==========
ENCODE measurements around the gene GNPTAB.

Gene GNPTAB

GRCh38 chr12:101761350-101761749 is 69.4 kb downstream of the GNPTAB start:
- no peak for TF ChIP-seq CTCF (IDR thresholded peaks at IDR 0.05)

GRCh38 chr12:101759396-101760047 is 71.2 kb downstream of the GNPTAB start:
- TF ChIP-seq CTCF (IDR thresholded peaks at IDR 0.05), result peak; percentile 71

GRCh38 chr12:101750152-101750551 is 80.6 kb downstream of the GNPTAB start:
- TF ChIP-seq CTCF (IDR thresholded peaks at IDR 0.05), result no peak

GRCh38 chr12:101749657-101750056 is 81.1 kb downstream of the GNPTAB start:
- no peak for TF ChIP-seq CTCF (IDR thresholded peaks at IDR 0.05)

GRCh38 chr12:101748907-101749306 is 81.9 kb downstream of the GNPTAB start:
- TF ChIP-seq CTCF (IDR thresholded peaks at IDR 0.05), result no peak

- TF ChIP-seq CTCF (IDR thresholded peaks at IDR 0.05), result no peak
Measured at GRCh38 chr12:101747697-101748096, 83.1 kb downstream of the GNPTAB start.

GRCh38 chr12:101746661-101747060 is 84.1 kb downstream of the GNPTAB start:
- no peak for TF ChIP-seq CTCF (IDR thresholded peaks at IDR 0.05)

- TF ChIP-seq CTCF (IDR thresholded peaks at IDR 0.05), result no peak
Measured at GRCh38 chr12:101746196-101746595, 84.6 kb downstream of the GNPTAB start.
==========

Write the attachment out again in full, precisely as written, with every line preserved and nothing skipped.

ENCODE measurements around the gene GNPTAB.

Gene GNPTAB

GRCh38 chr12:101761350-101761749 is 69.4 kb downstream of the GNPTAB start:
- no peak for TF ChIP-seq CTCF (IDR thresholded peaks at IDR 0.05)

GRCh38 chr12:101759396-101760047 is 71.2 kb downstream of the GNPTAB start:
- TF ChIP-seq CTCF (IDR thresholded peaks at IDR 0.05), result peak; percentile 71

GRCh38 chr12:101750152-101750551 is 80.6 kb downstream of the GNPTAB start:
- TF ChIP-seq CTCF (IDR thresholded peaks at IDR 0.05), result no peak

GRCh38 chr12:101749657-101750056 is 81.1 kb downstream of the GNPTAB start:
- no peak for TF ChIP-seq CTCF (IDR thresholded peaks at IDR 0.05)

GRCh38 chr12:101748907-101749306 is 81.9 kb downstream of the GNPTAB start:
- TF ChIP-seq CTCF (IDR thresholded peaks at IDR 0.05), result no peak

- TF ChIP-seq CTCF (IDR thresholded peaks at IDR 0.05), result no peak
Measured at GRCh38 chr12:101747697-101748096, 83.1 kb downstream of the GNPTAB start.

GRCh38 chr12:101746661-101747060 is 84.1 kb downstream of the GNPTAB start:
- no peak for TF ChIP-seq CTCF (IDR thresholded peaks at IDR 0.05)

- TF ChIP-seq CTCF (IDR thresholded peaks at IDR 0.05), result no peak
Measured at GRCh38 chr12:101746196-101746595, 84.6 kb downstream of the GNPTAB start.